Last year was the 120th anniversary of Ethel Benjamin’s graduation into the legal profession. To mark the occasion, LawTalk spoke to six working lawyers all holding different positions on top of their jobs as lawyers in an article entitled “Changes I want to see for women in law in 2017: Six viewpoints 120 years on” (LawTalk 903, February 2017).
This year the scale of men to women lawyers in New Zealand tipped and there are now more women practising as lawyers than men. With that in mind, LawTalk thought it was time to revisit that article and talk to those who contributed. Five of the contributors provided us with an update.
These comments were collected over several months, both before and after the revelations about sexual harassment in the legal profession surfaced in mid-February.
Chris Moore, Chair of New Zealand Law Society Women’s Advisory Panel
Last year former Law Society President and current Chair of the Women’s Advisory Panel, Chris Moore, commented on the information which had been gathered and analysed by the Law Society which enabled it to provide a snapshot of the profession in 2017. He focused on communication, unconscious bias training and the introduction of a diversity and inclusion charter.
“That snapshot confirmed that the progression of women to leadership positions in the law still did not fairly reflect the number of women entering the profession,” says Mr Moore.
“In 2018, over 50% of practising lawyers are women. One might be tempted to think that the sheer weight of numbers might have been a signal for faster progression of these leadership statistics.”
Mr Moore says that while progress is still slow, it has been made.
“Free unconscious bias training seminars delivered by the Law Society have been attended by thousands and, I believe there is a much greater understanding and awareness of this issue.
“The Law Society is motivated to build on this growing awareness and to address issues recently raised in the media.”
This year the Law Society has taken further steps to pave the way to gender equality and to increase the numbers of women in leadership positions.
Mr Moore hopes the launch of the Gender Equality Charter in April will have a positive impact on both men and women practising law by creating a substantive and recognised benchmark against which progress on aspirational goals can be measured.
“The Women’s Advisory Panel carefully considered the role of the Charter in addressing issues such as bullying and harassment. In particular, we considered whether the Charter should contain an explicit commitment to ensure a safe working environment.
“The Panel considered that these serious and important issues justified a separate workstream. We didn’t think that it was appropriate to ask lawyers to voluntarily commit to ensure within two years that their workplaces were safe – this is a mandatory requirement. All employees should have a safe working environment free from bullying and harassment.
“At its heart, the charter is about driving culture change in the legal profession. It is a forward-looking tool that focuses on the positive steps that can be taken to retain and advance women lawyers.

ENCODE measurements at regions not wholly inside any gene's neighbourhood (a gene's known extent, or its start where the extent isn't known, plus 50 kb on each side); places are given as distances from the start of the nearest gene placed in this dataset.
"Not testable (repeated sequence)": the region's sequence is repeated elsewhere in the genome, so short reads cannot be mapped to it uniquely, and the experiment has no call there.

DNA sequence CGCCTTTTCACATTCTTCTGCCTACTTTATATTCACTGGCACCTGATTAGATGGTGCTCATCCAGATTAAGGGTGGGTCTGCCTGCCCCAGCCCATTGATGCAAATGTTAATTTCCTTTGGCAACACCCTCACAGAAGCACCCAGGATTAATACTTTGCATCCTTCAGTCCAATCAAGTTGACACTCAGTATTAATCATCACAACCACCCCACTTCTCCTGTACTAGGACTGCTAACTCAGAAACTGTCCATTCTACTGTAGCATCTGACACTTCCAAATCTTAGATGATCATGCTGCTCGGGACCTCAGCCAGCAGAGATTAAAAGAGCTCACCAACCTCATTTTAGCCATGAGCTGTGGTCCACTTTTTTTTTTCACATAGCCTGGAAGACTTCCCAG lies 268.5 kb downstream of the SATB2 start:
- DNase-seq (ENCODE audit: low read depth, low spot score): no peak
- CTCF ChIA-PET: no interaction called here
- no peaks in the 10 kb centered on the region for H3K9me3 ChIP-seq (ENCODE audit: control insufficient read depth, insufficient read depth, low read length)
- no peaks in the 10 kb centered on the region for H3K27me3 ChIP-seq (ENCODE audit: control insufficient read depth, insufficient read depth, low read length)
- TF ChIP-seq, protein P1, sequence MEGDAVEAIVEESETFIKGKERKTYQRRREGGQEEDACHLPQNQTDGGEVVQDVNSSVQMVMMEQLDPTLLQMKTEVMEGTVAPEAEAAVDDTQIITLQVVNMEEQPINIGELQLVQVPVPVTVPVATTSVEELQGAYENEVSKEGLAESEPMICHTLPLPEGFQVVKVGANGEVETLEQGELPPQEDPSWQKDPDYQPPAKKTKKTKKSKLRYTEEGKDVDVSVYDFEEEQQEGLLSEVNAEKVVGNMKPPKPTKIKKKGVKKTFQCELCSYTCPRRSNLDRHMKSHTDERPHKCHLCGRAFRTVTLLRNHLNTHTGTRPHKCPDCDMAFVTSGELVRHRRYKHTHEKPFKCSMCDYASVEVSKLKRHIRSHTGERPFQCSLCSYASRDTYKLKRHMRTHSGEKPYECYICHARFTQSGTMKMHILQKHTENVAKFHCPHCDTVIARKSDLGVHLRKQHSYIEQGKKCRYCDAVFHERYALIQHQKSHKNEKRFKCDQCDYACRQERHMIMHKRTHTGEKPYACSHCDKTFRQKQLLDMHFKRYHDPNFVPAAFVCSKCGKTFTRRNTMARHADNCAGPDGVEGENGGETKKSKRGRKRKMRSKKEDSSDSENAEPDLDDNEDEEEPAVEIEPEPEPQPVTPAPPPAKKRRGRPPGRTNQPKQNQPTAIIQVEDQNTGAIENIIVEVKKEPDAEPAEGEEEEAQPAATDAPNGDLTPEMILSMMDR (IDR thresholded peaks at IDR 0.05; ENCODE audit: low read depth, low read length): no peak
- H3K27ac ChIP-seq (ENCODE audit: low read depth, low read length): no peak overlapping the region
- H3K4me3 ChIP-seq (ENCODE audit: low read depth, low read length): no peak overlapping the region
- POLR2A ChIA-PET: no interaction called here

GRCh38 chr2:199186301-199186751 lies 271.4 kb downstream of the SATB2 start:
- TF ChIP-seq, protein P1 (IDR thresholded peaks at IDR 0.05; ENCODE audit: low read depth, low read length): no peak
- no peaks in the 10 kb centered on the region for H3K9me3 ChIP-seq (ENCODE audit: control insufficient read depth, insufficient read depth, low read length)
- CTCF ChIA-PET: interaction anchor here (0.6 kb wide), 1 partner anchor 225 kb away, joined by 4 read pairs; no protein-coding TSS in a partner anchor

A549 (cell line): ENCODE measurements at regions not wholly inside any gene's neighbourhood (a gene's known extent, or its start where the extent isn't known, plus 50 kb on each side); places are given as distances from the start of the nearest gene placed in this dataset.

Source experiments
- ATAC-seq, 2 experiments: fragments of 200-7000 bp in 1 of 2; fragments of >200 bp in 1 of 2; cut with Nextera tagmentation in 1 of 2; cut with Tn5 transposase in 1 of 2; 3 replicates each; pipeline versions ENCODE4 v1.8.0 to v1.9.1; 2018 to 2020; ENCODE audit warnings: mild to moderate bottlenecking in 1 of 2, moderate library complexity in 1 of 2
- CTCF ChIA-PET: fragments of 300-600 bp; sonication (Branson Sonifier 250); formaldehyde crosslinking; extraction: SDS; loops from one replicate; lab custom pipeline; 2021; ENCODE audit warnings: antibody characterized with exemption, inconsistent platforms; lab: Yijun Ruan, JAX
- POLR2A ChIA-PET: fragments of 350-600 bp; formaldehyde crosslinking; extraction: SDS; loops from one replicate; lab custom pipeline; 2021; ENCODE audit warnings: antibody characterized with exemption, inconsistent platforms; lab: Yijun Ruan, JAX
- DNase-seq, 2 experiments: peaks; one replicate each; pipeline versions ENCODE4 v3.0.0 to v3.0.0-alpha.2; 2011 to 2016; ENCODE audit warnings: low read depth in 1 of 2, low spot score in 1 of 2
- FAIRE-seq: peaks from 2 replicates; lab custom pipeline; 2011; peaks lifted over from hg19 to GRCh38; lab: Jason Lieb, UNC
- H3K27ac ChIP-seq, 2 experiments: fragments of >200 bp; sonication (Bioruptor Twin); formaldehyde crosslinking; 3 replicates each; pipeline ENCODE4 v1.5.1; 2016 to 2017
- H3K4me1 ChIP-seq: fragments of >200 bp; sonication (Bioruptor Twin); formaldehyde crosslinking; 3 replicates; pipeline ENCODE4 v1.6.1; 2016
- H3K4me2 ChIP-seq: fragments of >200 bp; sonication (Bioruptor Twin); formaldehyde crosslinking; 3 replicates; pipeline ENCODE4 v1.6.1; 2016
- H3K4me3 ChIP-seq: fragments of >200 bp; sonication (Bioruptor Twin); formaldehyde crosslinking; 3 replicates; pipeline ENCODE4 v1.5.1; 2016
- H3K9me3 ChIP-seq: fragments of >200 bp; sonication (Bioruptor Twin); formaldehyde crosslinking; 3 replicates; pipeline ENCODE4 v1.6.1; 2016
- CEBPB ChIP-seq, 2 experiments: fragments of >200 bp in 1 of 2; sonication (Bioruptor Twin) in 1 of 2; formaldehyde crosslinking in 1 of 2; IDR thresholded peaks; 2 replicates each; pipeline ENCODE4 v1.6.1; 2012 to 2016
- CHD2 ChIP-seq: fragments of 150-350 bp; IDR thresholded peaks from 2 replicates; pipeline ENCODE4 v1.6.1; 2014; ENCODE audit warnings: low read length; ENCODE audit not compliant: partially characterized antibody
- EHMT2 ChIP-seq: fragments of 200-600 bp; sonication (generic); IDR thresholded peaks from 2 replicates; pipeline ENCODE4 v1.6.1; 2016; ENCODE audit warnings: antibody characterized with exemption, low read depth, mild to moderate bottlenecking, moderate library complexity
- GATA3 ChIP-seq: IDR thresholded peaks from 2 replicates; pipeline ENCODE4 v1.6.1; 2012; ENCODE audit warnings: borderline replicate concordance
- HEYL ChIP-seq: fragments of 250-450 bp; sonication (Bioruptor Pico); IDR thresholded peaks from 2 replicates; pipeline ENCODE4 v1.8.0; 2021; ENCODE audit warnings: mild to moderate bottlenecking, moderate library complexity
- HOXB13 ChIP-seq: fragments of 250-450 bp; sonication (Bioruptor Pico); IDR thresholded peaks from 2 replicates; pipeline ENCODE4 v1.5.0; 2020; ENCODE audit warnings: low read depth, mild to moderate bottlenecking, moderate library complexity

“In essence, it comes down to fairness; the Charter is about creating a level playing field for all genders and matters of fairness and equity are founding stones of this profession. These values and principles should be fiercely guarded.”
Angela Stafford, retired President of Auckland Women Lawyers’ Association
Ms Stafford addressed issues touching on the lack of support from men within the profession, improvements in reporting, and scrutiny of pay equity and the promotion of equitable briefing within the profession. Her thoughts more than a year later are mixed amidst the current climate of the legal profession.
“The recent coverage about harassment in our profession is embarrassing but the fact it is being discussed more openly is positive,” she says.
“I applaud those who came forward and I hope that their courage inspires the leaders in our profession to make positive changes.
“Most lawyers do not harass their colleagues but it is incumbent on all of us to act if we see, or hear about, something untoward.
“I believe improvements are being made on reporting and scrutiny around pay equity. Some of the large firms seem to be making good strides in this area.
“Despite this, the stories I hear still reflect a profession where a female lawyer should expect that a less qualified male colleague will often be promoted more often and paid better than she is. As Eleanor Roosevelt said: ‘If you think life is fair – then you’ve been seriously misinformed’.”
Instead of dwelling on fairness, Ms Stafford says the legal profession needs to provide women lawyers with skills and support so that they can advocate for themselves as well as they do for their clients.
“The Gender Equitable Engagement and Instruction Policy that is being jointly promoted and managed by the Law Society and the New Zealand Bar Association is a positive development. The policy has set an achievable threshold and I understand it will be supported by specific research to monitor actual progress.”
Kathryn Beck, President, New Zealand Law Society
In the February 2017 LawTalk Law Society President Kathryn Beck explained that she would like to see the profession truly begin to understand that diversity is a good thing.
Ms Beck said the three things she wanted to see achieved in 2017 were a gender lens and pay audits in all firms, promotion and mainstreaming of flexible working and equitable briefing and instructing.
“In 2017 we developed a Gender Equality Charter for the legal profession that includes commitments in all of these areas,” says Ms Beck.